June 2016 Snow Photos

Snow photos from this afternoon. Got up there just in time to see the snow come in. Not sure if there will still be any around tomorrow morning, might depend on conditions overnight. There are a couple of large trees down one near the suspension bridge and another along the Ash Track so access is a little bit difficult, hopefully they will be cleaned up soon.


How our Lyrebird Count Operates

The Annual Lyrebird Survey at Tarra-Bulga National Park has been carried out for the last 20 years as a means of detecting any changes of the population of the birds, within an area of the park covering from around the visitors centre area to the rainforest gully at the headwaters of Macks Ck. Although Lyrebirds are not considered endangered, they are at risk from natural disasters such as bushfires, habitat decline and attack from foxes, feral animals and domestic cats and dogs. The annual survey contributes to long term data on the density of the local population and helps park management plan their future management actions.

Superb Lyrebird

Superb Lyrebird calling from a tree branch.

The Lyrebirds are counted not by attempting to spot them visually, but by listening out for their song. (Sometimes you may be lucky enough to see a bird but often they are out of sight perched in a tree canopy or in ferny understorey). The survey is undertaken during the Lyrebirds’ breeding season. At this time mature male Lyrebirds are all actively searching for females to mate with and it is during this time when they are reliably singing for much of the day. The survey is consistently undertaken at dawn (when the wind is often calmer and the Lyrebirds begin their morning calls, usually while perched up in a tree).

The count is carried out by distributing groups of volunteers across the survey area at

Pre Count Briefing

Volunteers gathering before the count.

established monitoring points. Each of these points is marked with a numbered sign so that they can be found in the pre-dawn light. As the sun rises and the Lyrebirds start singing their varied repertoire, the volunteers use a compass to establish the direction the calls are coming from and estimate the distance (close, medium or far) that the call is coming from. The survey lasts for approximately 30 minutes, after which the volunteers generally go off and enjoy breakfast at the aptly named Lyrebird Cafe.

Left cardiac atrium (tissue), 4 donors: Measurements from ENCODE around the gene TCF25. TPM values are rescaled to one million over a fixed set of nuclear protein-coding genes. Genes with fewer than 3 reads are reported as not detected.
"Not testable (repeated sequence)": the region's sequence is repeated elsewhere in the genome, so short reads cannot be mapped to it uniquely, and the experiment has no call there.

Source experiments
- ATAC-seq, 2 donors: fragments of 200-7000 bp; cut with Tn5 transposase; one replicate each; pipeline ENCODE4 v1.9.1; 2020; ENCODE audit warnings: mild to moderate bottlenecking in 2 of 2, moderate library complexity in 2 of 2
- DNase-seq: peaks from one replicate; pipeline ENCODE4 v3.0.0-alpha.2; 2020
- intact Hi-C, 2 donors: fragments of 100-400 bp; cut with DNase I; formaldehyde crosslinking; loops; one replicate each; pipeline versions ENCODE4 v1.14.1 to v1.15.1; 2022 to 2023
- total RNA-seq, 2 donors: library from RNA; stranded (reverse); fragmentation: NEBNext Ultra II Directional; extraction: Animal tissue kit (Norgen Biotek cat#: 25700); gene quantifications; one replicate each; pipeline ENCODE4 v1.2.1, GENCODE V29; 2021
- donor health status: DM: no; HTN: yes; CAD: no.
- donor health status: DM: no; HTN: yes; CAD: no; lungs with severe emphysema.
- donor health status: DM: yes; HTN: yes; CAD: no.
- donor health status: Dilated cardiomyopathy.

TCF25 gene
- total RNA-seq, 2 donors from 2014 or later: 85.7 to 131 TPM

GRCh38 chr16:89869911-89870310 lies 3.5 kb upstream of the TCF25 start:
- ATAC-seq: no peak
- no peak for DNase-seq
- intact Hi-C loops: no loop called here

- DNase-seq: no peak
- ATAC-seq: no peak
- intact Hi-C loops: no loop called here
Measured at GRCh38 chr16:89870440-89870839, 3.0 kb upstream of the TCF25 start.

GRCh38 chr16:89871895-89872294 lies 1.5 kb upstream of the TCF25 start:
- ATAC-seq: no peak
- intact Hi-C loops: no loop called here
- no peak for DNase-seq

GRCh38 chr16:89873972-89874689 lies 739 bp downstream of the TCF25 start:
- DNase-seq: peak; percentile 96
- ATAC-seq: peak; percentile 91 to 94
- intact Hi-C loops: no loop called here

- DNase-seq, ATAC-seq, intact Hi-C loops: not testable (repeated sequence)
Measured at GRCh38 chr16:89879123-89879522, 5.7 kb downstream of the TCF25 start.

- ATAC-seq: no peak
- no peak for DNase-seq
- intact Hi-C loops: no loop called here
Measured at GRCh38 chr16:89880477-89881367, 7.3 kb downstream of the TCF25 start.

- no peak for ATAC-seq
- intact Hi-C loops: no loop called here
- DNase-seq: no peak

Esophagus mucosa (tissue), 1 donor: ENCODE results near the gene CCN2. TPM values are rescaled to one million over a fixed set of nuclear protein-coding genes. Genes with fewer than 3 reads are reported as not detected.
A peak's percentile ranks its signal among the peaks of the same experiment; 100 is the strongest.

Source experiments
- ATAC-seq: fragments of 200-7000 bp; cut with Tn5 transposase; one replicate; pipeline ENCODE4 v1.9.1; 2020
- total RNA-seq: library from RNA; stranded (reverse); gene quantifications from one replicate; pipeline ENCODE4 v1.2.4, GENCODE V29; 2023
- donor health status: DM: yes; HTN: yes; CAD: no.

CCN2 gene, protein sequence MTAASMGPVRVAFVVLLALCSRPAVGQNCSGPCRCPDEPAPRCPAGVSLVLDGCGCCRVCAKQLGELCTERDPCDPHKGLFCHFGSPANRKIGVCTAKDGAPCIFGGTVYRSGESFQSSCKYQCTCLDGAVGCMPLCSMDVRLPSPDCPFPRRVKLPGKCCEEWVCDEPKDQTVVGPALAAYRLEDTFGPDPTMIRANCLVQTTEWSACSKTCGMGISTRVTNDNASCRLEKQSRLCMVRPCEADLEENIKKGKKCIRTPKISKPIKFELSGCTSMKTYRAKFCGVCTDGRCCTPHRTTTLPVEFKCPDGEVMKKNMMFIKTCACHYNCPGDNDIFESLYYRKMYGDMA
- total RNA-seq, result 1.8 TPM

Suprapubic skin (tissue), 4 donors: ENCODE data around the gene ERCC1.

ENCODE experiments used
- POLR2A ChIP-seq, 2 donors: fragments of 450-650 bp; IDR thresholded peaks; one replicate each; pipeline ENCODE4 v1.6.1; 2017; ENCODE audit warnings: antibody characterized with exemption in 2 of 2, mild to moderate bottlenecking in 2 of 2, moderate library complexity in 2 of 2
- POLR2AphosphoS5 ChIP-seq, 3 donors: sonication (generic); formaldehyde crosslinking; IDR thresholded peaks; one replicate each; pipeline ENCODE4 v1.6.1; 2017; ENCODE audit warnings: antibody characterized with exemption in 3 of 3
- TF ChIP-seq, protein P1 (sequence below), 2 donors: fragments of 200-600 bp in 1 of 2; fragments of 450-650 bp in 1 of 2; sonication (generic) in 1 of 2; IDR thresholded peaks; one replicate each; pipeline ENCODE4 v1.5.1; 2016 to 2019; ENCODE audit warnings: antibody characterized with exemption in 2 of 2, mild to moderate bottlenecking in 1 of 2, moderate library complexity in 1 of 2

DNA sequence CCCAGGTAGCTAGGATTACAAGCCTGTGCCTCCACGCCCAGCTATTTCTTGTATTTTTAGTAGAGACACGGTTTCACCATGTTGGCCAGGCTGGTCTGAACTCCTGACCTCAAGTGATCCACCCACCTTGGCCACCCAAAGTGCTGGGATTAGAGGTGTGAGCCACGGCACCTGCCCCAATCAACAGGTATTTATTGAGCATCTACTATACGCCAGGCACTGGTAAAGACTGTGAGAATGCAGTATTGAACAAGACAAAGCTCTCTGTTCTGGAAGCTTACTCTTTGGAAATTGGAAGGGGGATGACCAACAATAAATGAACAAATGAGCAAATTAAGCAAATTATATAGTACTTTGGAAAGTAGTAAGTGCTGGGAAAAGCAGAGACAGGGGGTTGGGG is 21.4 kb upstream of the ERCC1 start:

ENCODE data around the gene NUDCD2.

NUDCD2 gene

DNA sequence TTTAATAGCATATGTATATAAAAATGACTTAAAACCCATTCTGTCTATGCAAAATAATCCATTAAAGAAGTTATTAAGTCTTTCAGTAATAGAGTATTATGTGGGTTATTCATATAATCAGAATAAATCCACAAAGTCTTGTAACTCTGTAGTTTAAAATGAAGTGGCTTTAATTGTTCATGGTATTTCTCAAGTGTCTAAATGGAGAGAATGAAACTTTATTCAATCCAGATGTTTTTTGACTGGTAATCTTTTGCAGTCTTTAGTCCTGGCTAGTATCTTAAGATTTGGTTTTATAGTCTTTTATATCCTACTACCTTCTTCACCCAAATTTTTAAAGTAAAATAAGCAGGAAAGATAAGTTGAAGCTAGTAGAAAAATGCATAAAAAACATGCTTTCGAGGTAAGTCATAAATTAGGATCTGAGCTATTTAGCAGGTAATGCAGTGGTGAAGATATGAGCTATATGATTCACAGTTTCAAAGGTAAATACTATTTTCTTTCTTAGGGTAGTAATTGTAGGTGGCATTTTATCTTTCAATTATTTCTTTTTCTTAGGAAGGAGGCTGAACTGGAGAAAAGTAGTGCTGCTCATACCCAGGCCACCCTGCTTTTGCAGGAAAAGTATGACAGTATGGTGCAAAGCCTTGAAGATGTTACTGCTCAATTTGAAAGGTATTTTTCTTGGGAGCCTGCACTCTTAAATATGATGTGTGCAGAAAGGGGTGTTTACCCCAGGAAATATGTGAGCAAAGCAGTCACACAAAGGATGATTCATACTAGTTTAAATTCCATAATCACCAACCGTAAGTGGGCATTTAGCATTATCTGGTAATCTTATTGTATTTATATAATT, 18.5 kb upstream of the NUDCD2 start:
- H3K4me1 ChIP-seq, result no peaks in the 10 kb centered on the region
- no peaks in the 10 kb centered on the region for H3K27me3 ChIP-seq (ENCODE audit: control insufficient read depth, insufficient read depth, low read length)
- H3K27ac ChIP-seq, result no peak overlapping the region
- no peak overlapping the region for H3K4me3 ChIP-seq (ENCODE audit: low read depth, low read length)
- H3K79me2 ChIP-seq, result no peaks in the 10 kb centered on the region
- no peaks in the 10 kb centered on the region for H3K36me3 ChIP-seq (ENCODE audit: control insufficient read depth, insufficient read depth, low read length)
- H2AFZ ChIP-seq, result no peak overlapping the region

Once the survey is completed survey sheets are collected and the direction the calls were coming from are plotted as lines onto a map, where lines coming from several surrounding monitoring points meet, we can be confident that it is a location where a male Lyrebird was calling from.

Lyrebird count 2015 results

Volunteers gathering before the count.

Lyrebird count compass bearings

Instructions on how to use a compass to find the direction the Lyrebird is calling from. 


Parks Week Walks Saturday March 19th

Special guided walks led by Friends of Tarra-Bulga National Park will be held this Saturday March the 19th.

The morning’s guided walk will be is the  Tarra Valley Rainforest walk – 10am Meet at the Tarra Valley car park (30 min)


The afternoon guided walk will be Corrigan’s Suspension Bridge circuit – 2pm Meet at the Visitor Centre (60 min)